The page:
How does the Devil work? We hear stories from five different people who say they found themselves inexplicably doing something random and bad, something which made no sense to them at all. Host Ira Glass explains why this might be, cadging a bit from C.S.
Trinity Church in Texas puts on something called Hell House every Halloween. It's like a haunted house, but each scene shows teenage church members acting out scenes of things the church considers sins.
Faron Yoder lives in Amish country in Indiana. When he was a teenager, like every Amish sixteen-year-old, Faron was allowed to abandon the restrictions of Amish life and live as a regular American teenager.
The story of what happens to an average American family, when a perfectly normal, rational and funny mom starts spending every day in the company of an ancient Buddhist monk named Aaron, who no one else can see. Davy Rothbart is one of her three sons, and also the reporter for this story.
A story of faith lost, thanks to a book about extraterrestrials and a Rabbi.
An explanation of what Christians and Muslims talk about in a place you might not expect them to get along at all: Taliban-controlled Afghanistan. Host Ira Glass talks with Georg Taubmann, a relief worker with the Christian missionary group Shelter Now, who built houses and did other good works in Afghanistan for seventeen years, until he was arrested by the Taliban in August.
Josh Noel reports with Alex Blumberg from Groom, Texas, 45 minutes east of Amarillo, on the largest cross in the Western hemisphere—it's 19 stories tall—the man who built it, and the people who stop at the cross to pray.
Bill Lychak reports on what it's like to be a factory worker in the Epiphany Plant, bringing news of miracles to Christians in a magazine called Guideposts. It's a good job, he says.
Susie Putz-Drury reports on Bethel Church in Dandridge, Tennessee. It's an all-black Presbyterian Church with a white pastor, who does not always agree with his own congregation on the best way to worship God.
Host Ira Glass talks to Bible scholars Paulene A. Viviano of Loyola University and John Spencer of John Carroll University about the story of the golden calf in the book of Exodus.
Cringing means literally "to shrink from something dangerous or painful." So what could be more potentially dangerous or painful—more cringe-worthy—than love? Nancy Updike reports on the characteristics and bylaws of cringe love.
We hear from Father Jim Kastigar, who got on the wrong side of Town Hall and suffered the kinds of consequences people in Cicero suffer. His parish was denied a permit to hold an outdoor religious ceremony they'd held peacefully for seven years, the youth group's tamale fundraiser was shut down by city inspectors and the parking lot near the church was deemed unfit for Sunday parking.
A chat with Reverend Richard Harris, an African-American minister in Florida who's trying not to be angry about the election...because it's against his religion.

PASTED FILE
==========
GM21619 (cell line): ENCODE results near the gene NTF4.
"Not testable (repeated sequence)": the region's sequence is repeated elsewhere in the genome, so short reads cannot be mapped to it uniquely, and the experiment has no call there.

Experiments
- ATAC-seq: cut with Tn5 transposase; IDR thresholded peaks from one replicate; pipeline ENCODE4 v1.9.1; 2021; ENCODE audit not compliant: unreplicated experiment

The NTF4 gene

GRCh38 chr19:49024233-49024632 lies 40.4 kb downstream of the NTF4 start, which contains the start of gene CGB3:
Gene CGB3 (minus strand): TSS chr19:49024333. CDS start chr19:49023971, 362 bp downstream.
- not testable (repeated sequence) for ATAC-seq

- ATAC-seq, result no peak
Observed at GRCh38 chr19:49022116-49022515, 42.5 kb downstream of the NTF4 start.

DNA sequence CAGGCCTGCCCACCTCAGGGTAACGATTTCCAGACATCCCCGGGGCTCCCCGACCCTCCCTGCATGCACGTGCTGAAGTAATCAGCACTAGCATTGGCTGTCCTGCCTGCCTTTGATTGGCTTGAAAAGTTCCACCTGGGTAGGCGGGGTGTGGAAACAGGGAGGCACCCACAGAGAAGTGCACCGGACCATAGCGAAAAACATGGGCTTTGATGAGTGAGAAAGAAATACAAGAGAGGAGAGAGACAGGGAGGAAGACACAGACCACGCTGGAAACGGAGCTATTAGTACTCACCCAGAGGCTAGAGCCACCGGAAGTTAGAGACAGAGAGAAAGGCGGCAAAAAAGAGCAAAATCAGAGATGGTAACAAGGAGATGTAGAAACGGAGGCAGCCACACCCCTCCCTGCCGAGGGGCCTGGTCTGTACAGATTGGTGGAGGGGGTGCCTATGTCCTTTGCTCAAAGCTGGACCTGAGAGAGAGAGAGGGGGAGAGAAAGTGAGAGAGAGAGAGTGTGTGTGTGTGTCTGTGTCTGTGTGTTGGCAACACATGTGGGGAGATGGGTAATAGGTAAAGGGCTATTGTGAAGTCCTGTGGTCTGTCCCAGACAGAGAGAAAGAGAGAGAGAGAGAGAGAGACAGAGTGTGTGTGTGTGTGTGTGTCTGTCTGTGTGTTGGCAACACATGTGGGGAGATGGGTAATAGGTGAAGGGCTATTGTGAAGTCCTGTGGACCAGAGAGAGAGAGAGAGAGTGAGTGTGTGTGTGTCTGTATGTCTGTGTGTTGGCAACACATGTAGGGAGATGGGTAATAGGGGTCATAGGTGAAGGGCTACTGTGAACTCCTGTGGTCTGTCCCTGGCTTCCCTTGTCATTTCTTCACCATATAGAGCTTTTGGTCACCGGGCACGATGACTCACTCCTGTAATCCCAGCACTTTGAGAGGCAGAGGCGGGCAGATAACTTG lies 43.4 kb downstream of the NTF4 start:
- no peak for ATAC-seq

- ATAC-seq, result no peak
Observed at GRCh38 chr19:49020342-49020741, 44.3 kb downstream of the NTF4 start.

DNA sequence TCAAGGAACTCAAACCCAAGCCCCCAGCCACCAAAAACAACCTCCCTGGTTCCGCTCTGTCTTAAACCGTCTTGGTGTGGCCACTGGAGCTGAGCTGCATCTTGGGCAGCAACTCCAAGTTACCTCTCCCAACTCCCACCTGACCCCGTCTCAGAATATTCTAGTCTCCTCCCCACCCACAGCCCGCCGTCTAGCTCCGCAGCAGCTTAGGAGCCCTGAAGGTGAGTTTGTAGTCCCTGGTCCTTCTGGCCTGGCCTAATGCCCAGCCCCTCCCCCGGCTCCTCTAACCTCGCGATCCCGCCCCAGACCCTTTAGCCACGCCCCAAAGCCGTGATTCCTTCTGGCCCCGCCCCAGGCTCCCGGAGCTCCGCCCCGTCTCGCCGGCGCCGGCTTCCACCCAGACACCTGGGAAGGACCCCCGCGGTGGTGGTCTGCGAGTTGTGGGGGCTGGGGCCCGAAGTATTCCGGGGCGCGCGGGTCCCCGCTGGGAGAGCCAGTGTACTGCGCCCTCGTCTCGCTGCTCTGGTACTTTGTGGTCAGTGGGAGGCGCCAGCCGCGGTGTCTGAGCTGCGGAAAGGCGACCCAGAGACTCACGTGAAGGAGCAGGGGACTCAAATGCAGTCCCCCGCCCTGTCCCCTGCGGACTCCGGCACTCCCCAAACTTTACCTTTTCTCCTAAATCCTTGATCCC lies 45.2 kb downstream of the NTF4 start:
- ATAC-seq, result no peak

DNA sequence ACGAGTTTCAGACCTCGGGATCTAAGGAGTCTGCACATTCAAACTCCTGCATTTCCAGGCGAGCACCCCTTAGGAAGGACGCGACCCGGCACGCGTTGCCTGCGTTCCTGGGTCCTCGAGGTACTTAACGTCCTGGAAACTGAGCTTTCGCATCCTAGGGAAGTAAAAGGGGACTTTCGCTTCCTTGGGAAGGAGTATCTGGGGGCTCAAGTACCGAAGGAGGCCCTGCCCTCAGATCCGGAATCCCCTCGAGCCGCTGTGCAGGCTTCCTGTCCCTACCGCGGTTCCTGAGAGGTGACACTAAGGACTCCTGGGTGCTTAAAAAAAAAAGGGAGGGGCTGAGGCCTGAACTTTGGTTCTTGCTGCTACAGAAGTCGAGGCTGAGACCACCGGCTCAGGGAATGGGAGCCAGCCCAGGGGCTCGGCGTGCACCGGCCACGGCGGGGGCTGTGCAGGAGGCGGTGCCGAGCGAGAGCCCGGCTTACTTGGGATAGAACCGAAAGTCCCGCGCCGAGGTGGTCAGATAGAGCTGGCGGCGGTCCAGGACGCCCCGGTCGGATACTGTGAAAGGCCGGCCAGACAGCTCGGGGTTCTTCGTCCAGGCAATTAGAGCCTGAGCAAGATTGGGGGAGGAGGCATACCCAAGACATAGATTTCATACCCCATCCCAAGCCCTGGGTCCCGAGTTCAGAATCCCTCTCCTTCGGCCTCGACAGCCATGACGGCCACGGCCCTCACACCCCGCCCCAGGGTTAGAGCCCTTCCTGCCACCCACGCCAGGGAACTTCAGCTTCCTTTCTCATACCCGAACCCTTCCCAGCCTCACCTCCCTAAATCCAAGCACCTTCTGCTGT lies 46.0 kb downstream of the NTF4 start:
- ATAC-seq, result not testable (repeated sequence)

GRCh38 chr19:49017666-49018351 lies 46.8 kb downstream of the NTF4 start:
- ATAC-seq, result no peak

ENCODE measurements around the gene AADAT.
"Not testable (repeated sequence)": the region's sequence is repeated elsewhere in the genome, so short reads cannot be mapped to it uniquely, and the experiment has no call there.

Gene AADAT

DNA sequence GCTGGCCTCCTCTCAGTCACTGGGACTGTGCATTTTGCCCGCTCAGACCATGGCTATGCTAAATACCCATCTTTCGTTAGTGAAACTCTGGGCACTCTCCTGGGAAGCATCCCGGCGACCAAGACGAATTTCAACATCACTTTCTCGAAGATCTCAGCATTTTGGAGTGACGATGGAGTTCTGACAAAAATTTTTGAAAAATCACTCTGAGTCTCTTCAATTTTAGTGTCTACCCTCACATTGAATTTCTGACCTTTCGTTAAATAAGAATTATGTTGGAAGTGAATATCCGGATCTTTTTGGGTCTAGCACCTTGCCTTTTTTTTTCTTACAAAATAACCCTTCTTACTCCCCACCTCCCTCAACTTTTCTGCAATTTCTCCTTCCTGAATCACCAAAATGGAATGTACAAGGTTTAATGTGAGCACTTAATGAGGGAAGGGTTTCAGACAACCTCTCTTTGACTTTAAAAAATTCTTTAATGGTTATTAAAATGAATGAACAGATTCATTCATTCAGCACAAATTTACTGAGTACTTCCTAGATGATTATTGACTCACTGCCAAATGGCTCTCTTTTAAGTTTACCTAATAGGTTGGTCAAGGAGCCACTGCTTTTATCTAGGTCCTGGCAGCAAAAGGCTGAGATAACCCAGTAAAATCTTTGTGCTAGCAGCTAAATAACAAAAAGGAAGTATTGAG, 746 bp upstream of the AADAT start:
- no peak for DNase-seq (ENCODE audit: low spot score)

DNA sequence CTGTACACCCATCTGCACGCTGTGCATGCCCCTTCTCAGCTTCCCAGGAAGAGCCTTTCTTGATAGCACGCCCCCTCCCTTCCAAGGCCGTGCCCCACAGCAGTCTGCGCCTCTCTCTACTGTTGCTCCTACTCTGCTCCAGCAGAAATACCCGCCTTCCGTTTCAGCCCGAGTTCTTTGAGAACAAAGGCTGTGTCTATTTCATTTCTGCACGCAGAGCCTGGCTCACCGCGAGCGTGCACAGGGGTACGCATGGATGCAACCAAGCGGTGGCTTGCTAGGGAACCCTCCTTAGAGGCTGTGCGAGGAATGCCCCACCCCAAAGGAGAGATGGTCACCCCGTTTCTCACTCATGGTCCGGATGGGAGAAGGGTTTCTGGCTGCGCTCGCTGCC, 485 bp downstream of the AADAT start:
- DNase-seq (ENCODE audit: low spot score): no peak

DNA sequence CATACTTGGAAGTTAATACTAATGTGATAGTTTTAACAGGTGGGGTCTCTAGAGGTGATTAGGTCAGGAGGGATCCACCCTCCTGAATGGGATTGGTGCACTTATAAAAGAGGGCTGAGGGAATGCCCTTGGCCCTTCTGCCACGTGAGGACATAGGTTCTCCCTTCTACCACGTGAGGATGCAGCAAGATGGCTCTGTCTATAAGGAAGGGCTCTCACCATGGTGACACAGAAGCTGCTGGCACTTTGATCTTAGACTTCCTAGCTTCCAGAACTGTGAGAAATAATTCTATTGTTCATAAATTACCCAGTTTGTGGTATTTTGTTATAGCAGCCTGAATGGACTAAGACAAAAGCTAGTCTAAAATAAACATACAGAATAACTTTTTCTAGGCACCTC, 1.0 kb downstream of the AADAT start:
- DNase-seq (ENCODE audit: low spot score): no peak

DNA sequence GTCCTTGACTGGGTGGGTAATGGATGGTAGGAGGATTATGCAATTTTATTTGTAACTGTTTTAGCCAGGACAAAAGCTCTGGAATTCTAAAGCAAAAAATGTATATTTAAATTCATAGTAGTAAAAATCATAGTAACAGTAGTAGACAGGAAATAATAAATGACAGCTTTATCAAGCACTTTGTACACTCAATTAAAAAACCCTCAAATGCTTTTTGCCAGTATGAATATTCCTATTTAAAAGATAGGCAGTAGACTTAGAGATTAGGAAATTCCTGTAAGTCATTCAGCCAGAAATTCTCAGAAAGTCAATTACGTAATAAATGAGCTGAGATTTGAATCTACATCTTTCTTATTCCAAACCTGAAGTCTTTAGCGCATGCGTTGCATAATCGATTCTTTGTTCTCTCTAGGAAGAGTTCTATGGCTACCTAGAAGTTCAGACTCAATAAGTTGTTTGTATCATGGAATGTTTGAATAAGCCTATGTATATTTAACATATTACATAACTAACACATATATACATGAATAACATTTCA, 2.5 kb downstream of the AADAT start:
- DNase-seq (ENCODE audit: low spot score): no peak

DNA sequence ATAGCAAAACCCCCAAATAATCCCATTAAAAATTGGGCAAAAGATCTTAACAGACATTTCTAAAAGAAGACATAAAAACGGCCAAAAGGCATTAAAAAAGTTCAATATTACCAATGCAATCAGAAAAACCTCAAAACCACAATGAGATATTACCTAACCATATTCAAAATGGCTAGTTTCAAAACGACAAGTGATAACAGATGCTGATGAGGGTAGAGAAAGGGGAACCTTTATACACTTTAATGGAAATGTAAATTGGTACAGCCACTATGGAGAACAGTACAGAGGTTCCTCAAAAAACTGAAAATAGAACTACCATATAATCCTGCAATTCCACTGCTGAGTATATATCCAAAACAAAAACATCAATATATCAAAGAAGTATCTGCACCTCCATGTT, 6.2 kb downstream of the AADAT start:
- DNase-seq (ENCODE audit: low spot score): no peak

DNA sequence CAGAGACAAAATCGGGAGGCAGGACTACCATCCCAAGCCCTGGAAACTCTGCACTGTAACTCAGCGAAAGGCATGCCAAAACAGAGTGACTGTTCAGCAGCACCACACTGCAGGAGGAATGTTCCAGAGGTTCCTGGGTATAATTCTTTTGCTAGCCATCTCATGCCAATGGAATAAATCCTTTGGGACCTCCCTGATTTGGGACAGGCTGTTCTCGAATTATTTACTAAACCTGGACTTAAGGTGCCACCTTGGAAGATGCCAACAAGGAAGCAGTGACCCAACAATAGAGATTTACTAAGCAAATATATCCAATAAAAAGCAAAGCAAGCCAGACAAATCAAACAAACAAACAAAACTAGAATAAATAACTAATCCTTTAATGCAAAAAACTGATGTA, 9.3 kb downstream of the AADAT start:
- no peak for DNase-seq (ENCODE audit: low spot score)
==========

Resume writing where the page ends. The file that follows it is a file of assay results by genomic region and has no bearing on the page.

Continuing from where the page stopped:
Host Ira Glass talks with Stephen Nissenbaum, author of a history called The Battle for Christmas, which explains when people started believing in a Santa who arrives Christmas Eve carrying presents. It was in 1822, and incredibly, the poem that created our modern idea of Santa is still around, known by heart by tens of millions.
This American Life host Ira Glass and producer Susan Burton spent a week in August recording a suburban Chicago youth group at every stage of their very first mission trip. The teenagers were from Covenant Presbyterian Church in Chicago.
These teenagers are the children the Christian right has in mind when it holds conferences on what's at stake in America's culture war. On the fourteen-hour drive to West Virginia, we listen to the Backstreet Boys and talk about Dawson's Creek. One of the things that's so interesting about these teenagers is the odd mix of Christian and secular pop in their lives.
The teenagers arrive in West Virginia and take a look around.
Hardships begin. Their leader gets sick.
One great thing about staying in a camp of 130 other Christians is the much-better-than-in-school chance of meeting a nice, cute Christian boy.
The teenagers try to get to know the locals, without a lot of success.
Some improvements in their missionary work.
When she was 21, Julia Sweeney got a job as a bartender's assistant and stole between ten and fifteen thousand dollars in cash. She describes the thrill of stealing, and how she justified her thefts to herself, and—oddest of all—how she became a more religious Roman Catholic during her crime spree.
In this act we hear two stories of people who stumbled upon a place where they instantly and instinctively felt more at home than in their real homes. Stephen Dubner, author of the memoir Turbulent Souls: A Catholic Son's Return to His Jewish Family, talks about an encounter with a Jewish man named Irving that changed his life.
When the end of time comes, what videos will we watch? Under fundamentalist Christian doctrine, the first thing that will happen during the End Time is that all the good Christians will be whisked suddenly to heaven. We hear clips from Left Behind—a video designed to be played after all the Christians have vanished, by all the people left behind.